Doing it All

After the Above Rubies retreat last fall, Kelly started a yahoo group for those of us that wanted to keep in touch and be encouraged.  I joined that group.  Today one of the messages on the digest was a confession of sorts about from one lady about not being taught how to cook, clean, sew, etc.  It got me thinking… here is my response.  I sure hope this will be less controversial than some other recent posts.

This is an interesting topic.  My Mom probably thinks she taught me how to do all these things.  I remember baking a cake one day.  Sewing some, etc.  But she never really showed me, and I didn’t do it often.  I rarely remember helping in the kitchen. (although I remember licking the beaters) I have family recipes because I asked for them.  I watched a lot.  I can sew, but not very well.  I can cook and bake.  And I’m learning how to do this healthier. My Dad also showed me a lot about cooking, since they divorced.  He had a huge garden for several years and we’d cook veggies all different ways and eat them as we cooked, so we weren’t very hungry when dinner time came.  I learned to make gravy from my grandma.   I subscribed to "A Tast of Home" and "Quick Cooking" and  bought cookbooks when we first married.  That is how I really learned to cook.   Flylady has helped me tremendously with housekeeping, although I don’t do all the missions etc.  We still have a lot of clutter in our home, but we have no basement for storage and our barn is leaky so what’s a girl to do?  

I do have a thought though.  Us wives and mothers compare ourselves to the Proverbs 31 woman often.  And beat ourselves up if we aren’t like her.  But we forget that she was a "perfect model" She was excellent in all things. 

What I’m trying to say here is no one is excellent at everything.  So why should we beat ourselves up for not being able to cook, clean, sew, quilt, bake, grind our own flour, crossstich, etc. etc. etc.  Maybe there are some out there that can "do it all" but who says we all have to?  Yes, I want to improve myself.  I want to sew cute matching dresses for the girls in my family. But honestly, I can probably buy them cheaper.  Could I "do it all" probably, but is it wise for me (not speaking to anyone else here) to do it all and sacrifice in other areas?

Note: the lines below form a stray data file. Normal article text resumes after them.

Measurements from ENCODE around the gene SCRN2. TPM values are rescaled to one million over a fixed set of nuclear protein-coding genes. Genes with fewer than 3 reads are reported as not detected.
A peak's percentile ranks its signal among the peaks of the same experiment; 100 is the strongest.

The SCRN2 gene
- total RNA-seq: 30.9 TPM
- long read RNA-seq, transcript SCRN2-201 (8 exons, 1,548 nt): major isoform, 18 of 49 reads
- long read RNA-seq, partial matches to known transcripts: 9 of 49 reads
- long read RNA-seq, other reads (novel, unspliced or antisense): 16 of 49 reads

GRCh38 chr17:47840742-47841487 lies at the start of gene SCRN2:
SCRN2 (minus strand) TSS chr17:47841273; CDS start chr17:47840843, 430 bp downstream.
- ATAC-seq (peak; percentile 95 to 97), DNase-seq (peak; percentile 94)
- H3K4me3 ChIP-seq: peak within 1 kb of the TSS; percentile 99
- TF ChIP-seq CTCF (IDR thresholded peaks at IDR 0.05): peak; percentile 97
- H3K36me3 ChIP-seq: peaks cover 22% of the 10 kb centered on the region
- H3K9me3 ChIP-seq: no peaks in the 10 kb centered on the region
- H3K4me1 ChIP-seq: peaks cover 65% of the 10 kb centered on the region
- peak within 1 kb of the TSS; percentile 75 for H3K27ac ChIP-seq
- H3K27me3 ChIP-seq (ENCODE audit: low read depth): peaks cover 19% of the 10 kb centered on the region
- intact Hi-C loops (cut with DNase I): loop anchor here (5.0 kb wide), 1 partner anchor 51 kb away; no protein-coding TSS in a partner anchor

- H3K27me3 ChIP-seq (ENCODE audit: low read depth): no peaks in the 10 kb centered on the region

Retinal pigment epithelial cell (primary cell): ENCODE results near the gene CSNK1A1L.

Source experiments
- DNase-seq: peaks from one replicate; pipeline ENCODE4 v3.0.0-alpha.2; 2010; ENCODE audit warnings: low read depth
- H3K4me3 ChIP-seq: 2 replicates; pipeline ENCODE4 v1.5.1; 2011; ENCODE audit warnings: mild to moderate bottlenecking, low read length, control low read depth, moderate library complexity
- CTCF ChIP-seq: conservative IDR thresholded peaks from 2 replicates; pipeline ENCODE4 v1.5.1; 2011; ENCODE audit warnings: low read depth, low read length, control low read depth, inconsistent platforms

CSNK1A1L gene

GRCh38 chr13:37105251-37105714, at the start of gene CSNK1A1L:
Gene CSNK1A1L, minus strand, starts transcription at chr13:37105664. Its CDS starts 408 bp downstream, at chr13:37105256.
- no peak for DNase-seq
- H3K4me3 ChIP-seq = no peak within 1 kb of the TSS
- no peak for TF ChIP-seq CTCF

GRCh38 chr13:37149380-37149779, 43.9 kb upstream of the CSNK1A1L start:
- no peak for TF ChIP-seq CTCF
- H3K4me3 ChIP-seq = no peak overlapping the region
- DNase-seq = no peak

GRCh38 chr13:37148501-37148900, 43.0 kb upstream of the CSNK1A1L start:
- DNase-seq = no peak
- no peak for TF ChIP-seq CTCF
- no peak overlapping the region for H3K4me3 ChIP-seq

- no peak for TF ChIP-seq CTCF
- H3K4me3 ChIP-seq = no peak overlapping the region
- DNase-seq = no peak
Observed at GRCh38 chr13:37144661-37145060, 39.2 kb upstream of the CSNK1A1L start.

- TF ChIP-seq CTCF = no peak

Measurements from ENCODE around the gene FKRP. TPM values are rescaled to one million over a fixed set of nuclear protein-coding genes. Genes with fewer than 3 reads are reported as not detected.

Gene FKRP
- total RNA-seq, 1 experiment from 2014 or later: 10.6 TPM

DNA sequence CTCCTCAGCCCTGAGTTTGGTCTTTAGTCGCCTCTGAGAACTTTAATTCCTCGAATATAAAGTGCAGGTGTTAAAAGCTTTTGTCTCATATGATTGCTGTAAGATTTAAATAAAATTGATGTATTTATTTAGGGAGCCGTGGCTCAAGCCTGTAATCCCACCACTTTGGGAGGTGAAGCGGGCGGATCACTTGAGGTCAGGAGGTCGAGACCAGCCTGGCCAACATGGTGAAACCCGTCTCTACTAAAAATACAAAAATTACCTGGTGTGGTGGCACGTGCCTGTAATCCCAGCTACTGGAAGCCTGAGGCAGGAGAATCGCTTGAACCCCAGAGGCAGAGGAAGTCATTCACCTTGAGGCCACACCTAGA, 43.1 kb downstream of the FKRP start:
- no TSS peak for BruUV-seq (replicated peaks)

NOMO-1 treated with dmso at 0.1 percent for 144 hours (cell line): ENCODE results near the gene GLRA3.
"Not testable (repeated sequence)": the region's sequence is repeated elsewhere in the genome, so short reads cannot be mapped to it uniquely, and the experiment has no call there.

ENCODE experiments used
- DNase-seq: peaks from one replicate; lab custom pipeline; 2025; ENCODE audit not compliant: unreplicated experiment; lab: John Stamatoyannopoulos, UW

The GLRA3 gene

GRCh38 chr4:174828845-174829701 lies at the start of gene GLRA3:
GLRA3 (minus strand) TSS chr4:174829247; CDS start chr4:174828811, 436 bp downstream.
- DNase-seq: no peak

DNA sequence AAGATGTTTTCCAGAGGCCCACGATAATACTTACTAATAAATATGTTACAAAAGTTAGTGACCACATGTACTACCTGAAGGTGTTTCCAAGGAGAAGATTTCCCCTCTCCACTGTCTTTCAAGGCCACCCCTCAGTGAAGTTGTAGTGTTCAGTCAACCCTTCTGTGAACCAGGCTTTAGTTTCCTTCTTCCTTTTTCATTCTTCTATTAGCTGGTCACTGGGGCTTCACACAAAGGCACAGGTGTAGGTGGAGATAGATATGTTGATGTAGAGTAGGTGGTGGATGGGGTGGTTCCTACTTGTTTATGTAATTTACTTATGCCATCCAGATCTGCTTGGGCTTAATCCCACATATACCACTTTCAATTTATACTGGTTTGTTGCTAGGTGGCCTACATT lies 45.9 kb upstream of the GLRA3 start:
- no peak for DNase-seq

My husband is a wonderful man.  He provides well for us and takes care of us better than many husbands/fathers.  But he doesn’t know much about fixing cars, welding, roofing a house, etc.  His areas of "expertise" are marketing and sales, and preaching and teaching the Word, and he’s great at those things.
These thoughts just came to me as I was reading               ‘s  post.   Maybe I’m the only woman in the world that feels this way and I’m probably stepping out on a limb to even "vocalize" them but I really get discouraged after seeing my friends "do it all" and I simply can’t.



5 thoughts on “Doing it All

  1. There really is no one that can do it all perfectly!

    I can do many things, but certainly not "well" and most definitely not "perfect"! God gives each of us unique gifts and talents. How can we then use these talents to glorify God and minister to our families and to others?

    I have a hard enough time living up to my own expectations– let alone someone else's!


  2. No, I don't think you're the only one who feels that way. I'm one of those who used to beat myself up over not being able to keep an "immaculate" home. I've since realized that if I focus on what I can't do, then I'm robbing myself of my joy. But if I'm faithful to do what I can do (and don't allow myself to be lazy), then I find a lot of joy in serving my family.

    Here's another thought – in the Proverbs 31 days, women HAD to spin & weave & make clothes and a lot of things that are now hobbies for us. Crafting can be a good source of relaxation or a great creative outlet, or even a source of income, but it needs to be kept in focus. No one is "inferior" because she can't quilt!



  3. I agree. You don't have to be able to "do it all" to be a good wife and mother. Your mission is to make your house a home, not to win the Betty Crocker award. I love doing almost all domestic things and they seem to come easily for me. But I have met many great mothers who don't like cooking, etc., who are raising wonderful children and caring for satisfied husbands.



  4. …I'm in agreement with the other comments on this post but I really just wanted to leave a note to tell you how refreshing it is to find someone who just lays their beliefs out there and is willing to take the good and bad comments about them. Way to go!

    I'm also interested in your family. We adopted a little guy from Texas. He's now 3 1/2. Stop by and see us!



  5. I'm sorry you've gotten some yucky comments, but also thankful I don't hafta log in~LOL! and I got through today~WOOHOOO!

    I've heard before that the Proverbs 31 woman became all of this through the seasons of her life, and I like that idea… Great stuff~I too feel like I'm makin' bricks without straw! (((((HUGS))))) sandi


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